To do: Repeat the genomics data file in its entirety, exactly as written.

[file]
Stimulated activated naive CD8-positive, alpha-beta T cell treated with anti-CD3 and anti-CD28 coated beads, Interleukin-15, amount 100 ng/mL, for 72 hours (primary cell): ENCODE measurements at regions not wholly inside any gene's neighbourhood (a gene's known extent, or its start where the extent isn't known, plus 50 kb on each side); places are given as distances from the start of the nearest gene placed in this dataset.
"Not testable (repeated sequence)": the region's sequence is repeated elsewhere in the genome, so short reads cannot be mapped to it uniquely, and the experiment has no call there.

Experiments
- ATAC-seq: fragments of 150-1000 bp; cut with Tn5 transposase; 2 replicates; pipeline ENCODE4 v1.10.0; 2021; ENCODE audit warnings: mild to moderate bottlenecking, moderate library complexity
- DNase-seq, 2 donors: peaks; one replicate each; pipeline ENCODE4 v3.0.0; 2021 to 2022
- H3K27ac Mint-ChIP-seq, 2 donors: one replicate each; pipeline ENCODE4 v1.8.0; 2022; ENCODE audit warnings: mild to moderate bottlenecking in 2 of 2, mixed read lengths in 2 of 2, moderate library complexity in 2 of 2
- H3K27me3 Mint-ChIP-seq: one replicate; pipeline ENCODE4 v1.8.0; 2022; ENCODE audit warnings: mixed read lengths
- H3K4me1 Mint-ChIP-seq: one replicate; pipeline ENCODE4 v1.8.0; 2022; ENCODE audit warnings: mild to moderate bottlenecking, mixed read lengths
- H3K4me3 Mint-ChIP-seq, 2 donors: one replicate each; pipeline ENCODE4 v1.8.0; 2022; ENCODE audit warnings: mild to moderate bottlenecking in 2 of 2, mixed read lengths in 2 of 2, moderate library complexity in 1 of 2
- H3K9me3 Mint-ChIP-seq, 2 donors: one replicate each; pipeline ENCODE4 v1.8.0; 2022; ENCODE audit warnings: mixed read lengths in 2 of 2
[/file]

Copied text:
Stimulated activated naive CD8-positive, alpha-beta T cell treated with anti-CD3 and anti-CD28 coated beads, Interleukin-15, amount 100 ng/mL, for 72 hours (primary cell): ENCODE measurements at regions not wholly inside any gene's neighbourhood (a gene's known extent, or its start where the extent isn't known, plus 50 kb on each side); places are given as distances from the start of the nearest gene placed in this dataset.
"Not testable (repeated sequence)": the region's sequence is repeated elsewhere in the genome, so short reads cannot be mapped to it uniquely, and the experiment has no call there.

Experiments
- ATAC-seq: fragments of 150-1000 bp; cut with Tn5 transposase; 2 replicates; pipeline ENCODE4 v1.10.0; 2021; ENCODE audit warnings: mild to moderate bottlenecking, moderate library complexity
- DNase-seq, 2 donors: peaks; one replicate each; pipeline ENCODE4 v3.0.0; 2021 to 2022
- H3K27ac Mint-ChIP-seq, 2 donors: one replicate each; pipeline ENCODE4 v1.8.0; 2022; ENCODE audit warnings: mild to moderate bottlenecking in 2 of 2, mixed read lengths in 2 of 2, moderate library complexity in 2 of 2
- H3K27me3 Mint-ChIP-seq: one replicate; pipeline ENCODE4 v1.8.0; 2022; ENCODE audit warnings: mixed read lengths
- H3K4me1 Mint-ChIP-seq: one replicate; pipeline ENCODE4 v1.8.0; 2022; ENCODE audit warnings: mild to moderate bottlenecking, mixed read lengths
- H3K4me3 Mint-ChIP-seq, 2 donors: one replicate each; pipeline ENCODE4 v1.8.0; 2022; ENCODE audit warnings: mild to moderate bottlenecking in 2 of 2, mixed read lengths in 2 of 2, moderate library complexity in 1 of 2
- H3K9me3 Mint-ChIP-seq, 2 donors: one replicate each; pipeline ENCODE4 v1.8.0; 2022; ENCODE audit warnings: mixed read lengths in 2 of 2